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Finding Your Next Great Story Idea
Have you run out of story ideas? Venture out into the world and see how people are interacting in the 21st century? No need to visit exotic or expensive places. Here are three places to find great ideas for writing your next story or scene.
Walk in the park
There are coyotes in the woods surrounding the walking path near my house. Suppose one of your characters ran into a hurt coyote pup while he or she was out walking on the wooded trail. He stops to help it and a pack of adult coyotes chance upon this scene. What miracle will save your character? Are your thoughts spinning? You’ve just come up with an idea for writing a great story.
Visit your local health club or gym
I photographed two women wearing ankle-length skirts as they walked around the indoor walking track at my health club. They walked slowly, as if they were out for a Sunday stroll. Around them, members walked briskly, sprinted, or jogged, while these women talked animatedly, to each other. Are those long skirts their workout clothes? Will they change back into street clothes when their workout is done?
Many religions ban women from wearing pants. Was this a religious practice or a cult practice like the Jonestown religion in Guyana? Is one woman planning to make a break for it? Sounds like a great story idea.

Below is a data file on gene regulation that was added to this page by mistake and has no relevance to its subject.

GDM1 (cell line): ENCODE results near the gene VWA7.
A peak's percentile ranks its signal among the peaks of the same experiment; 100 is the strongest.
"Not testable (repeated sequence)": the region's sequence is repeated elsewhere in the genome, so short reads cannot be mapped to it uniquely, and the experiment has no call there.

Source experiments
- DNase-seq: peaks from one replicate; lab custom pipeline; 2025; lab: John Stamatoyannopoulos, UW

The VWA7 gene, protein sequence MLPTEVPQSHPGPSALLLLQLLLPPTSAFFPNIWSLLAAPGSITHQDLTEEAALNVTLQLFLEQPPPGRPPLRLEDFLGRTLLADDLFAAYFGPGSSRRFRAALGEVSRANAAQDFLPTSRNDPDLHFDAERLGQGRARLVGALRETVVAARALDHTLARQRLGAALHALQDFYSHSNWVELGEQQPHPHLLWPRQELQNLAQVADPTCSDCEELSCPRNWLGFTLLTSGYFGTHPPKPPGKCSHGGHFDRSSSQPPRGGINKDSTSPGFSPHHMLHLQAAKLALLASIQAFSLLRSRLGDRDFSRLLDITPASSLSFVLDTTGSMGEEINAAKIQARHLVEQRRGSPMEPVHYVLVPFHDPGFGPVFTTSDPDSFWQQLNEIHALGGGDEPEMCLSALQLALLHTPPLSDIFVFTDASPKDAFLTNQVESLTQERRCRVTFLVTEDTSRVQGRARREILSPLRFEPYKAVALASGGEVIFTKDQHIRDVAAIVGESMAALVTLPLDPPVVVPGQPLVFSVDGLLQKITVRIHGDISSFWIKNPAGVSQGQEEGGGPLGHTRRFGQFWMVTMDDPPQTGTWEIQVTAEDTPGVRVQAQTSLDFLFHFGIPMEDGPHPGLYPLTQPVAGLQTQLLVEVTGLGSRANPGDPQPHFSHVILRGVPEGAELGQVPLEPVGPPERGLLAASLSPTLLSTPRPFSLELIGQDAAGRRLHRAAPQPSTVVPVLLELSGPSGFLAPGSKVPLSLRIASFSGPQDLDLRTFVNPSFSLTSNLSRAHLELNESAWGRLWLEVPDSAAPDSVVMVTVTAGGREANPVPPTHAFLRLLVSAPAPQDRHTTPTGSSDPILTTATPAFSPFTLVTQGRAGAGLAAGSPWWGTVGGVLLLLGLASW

Volunteer at your local high school
Do you want your young adult scenes to ring true? If you have an idea for a chapter featuring teenagers, you must perfect the lingo. You say that you have teenagers! I bet they don’t behave around you the way they behave at school. If you really want to know how preteens and teens talk and act, you need to spend time immersed in their environment. Volunteer to monitor the school cafeteria. There, you’ll capture their totally uninhibited behaviors. Peek into the school library and see what they’re reading … or not. Share one of your short stories with an English class and find out what they think.
When Noel returned to her office, four of Zarah Fisher’s friends, Noel’s former students, waited to see her.
Marisol, a pretty Latina girl, began stroking Noel’s suede jacket before she could shrug out of it. “Look, girls. Doc has on real leather over here!”
The other girls reached out to feel it too.
Eartha whistled and pointed to Noel’s feet. “Look at her shoes,” she gushed.
Noel smiled despite herself. She was wearing the latest from Italian designer Corey Coello, and it surprised her that the girls knew him.
“You think we live on Mars? Yeah, we know Corey Coello. You better not come out in these streets, Dr. Kennedy. We might have to jack you,” Eartha said.
“You can have real leather and Coellos if you put in the work,” Noel told them.
“Dr. Kennedy sure is puttin’ in the work. Look at her awards.” Ne-ne pointed to the plaques and certificates in Noel’s display case. “You really win these, Dr. K.?”
Ne-ne’s brown hair cascaded down her back in waves, and Noel wished she could scoop her up and put her on the pages of a fashion magazine. Instead, she said, “No, I demanded they give me some award-looking papers to impress my guests.”
They all laughed.
“Ooh, the mouth on you,” said Marisol. “Don’t mess with Dr. K. She’ll get you straight.”
“You didn’t come here to compliment my awards or my smart mouth. What’s up, Ginny?” she asked the quiet girl who sat cross-legged in the center of a worn blue couch in the corner of Noel’s office.